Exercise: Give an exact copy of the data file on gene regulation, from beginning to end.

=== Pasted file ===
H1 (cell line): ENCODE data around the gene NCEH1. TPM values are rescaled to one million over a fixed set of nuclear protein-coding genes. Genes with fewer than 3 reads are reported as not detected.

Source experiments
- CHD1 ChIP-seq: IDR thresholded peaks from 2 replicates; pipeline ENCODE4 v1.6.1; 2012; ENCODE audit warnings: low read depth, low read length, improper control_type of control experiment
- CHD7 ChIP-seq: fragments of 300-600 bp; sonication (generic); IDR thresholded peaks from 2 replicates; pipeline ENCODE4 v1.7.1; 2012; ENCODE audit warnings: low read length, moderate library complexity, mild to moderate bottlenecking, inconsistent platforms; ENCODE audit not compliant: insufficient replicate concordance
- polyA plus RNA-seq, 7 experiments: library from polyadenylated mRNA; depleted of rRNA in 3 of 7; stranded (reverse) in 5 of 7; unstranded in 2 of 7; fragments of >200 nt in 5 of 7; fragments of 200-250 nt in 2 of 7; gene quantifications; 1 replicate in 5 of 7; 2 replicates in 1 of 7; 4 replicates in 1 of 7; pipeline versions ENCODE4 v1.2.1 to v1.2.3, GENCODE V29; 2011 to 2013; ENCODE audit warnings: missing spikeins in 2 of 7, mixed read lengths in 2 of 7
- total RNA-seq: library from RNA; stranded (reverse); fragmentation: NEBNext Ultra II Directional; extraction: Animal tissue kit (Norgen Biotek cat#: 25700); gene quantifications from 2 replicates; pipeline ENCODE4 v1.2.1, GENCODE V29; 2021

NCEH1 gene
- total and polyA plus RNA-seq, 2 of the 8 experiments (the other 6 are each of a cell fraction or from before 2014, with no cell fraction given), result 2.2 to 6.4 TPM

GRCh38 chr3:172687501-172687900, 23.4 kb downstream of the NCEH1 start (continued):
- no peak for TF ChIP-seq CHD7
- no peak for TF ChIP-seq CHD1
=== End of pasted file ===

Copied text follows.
H1 (cell line): ENCODE data around the gene NCEH1. TPM values are rescaled to one million over a fixed set of nuclear protein-coding genes. Genes with fewer than 3 reads are reported as not detected.

Source experiments
- CHD1 ChIP-seq: IDR thresholded peaks from 2 replicates; pipeline ENCODE4 v1.6.1; 2012; ENCODE audit warnings: low read depth, low read length, improper control_type of control experiment
- CHD7 ChIP-seq: fragments of 300-600 bp; sonication (generic); IDR thresholded peaks from 2 replicates; pipeline ENCODE4 v1.7.1; 2012; ENCODE audit warnings: low read length, moderate library complexity, mild to moderate bottlenecking, inconsistent platforms; ENCODE audit not compliant: insufficient replicate concordance
- polyA plus RNA-seq, 7 experiments: library from polyadenylated mRNA; depleted of rRNA in 3 of 7; stranded (reverse) in 5 of 7; unstranded in 2 of 7; fragments of >200 nt in 5 of 7; fragments of 200-250 nt in 2 of 7; gene quantifications; 1 replicate in 5 of 7; 2 replicates in 1 of 7; 4 replicates in 1 of 7; pipeline versions ENCODE4 v1.2.1 to v1.2.3, GENCODE V29; 2011 to 2013; ENCODE audit warnings: missing spikeins in 2 of 7, mixed read lengths in 2 of 7
- total RNA-seq: library from RNA; stranded (reverse); fragmentation: NEBNext Ultra II Directional; extraction: Animal tissue kit (Norgen Biotek cat#: 25700); gene quantifications from 2 replicates; pipeline ENCODE4 v1.2.1, GENCODE V29; 2021

NCEH1 gene
- total and polyA plus RNA-seq, 2 of the 8 experiments (the other 6 are each of a cell fraction or from before 2014, with no cell fraction given), result 2.2 to 6.4 TPM

GRCh38 chr3:172687501-172687900, 23.4 kb downstream of the NCEH1 start (continued):
- no peak for TF ChIP-seq CHD7
- no peak for TF ChIP-seq CHD1